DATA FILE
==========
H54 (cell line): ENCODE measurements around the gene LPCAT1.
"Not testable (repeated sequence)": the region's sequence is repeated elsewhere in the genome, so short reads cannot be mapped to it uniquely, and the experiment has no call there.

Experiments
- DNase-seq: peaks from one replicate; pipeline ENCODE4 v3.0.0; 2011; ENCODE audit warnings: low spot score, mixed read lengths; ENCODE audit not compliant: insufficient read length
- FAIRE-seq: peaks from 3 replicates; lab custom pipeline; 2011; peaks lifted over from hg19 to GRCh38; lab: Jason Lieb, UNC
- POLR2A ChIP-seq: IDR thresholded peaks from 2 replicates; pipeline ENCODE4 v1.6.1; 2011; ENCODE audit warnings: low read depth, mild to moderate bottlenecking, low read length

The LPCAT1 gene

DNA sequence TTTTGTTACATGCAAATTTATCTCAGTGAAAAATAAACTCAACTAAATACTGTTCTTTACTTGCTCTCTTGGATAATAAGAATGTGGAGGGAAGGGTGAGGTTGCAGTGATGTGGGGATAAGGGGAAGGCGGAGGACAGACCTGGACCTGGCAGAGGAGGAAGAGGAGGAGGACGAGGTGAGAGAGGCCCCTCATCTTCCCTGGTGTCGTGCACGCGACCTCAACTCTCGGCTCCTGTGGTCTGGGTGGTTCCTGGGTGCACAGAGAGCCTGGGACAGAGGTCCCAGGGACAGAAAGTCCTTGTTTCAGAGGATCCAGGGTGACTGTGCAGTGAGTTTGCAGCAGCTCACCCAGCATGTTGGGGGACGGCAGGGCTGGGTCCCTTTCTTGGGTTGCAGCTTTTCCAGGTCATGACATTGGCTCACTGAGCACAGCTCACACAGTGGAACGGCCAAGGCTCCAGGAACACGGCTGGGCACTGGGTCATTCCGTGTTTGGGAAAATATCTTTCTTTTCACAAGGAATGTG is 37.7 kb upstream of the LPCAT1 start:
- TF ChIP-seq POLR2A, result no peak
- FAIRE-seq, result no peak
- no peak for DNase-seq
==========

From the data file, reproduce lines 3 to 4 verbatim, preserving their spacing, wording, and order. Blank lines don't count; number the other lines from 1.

Experiments
- DNase-seq: peaks from one replicate; pipeline ENCODE4 v3.0.0; 2011; ENCODE audit warnings: low spot score, mixed read lengths; ENCODE audit not compliant: insufficient read length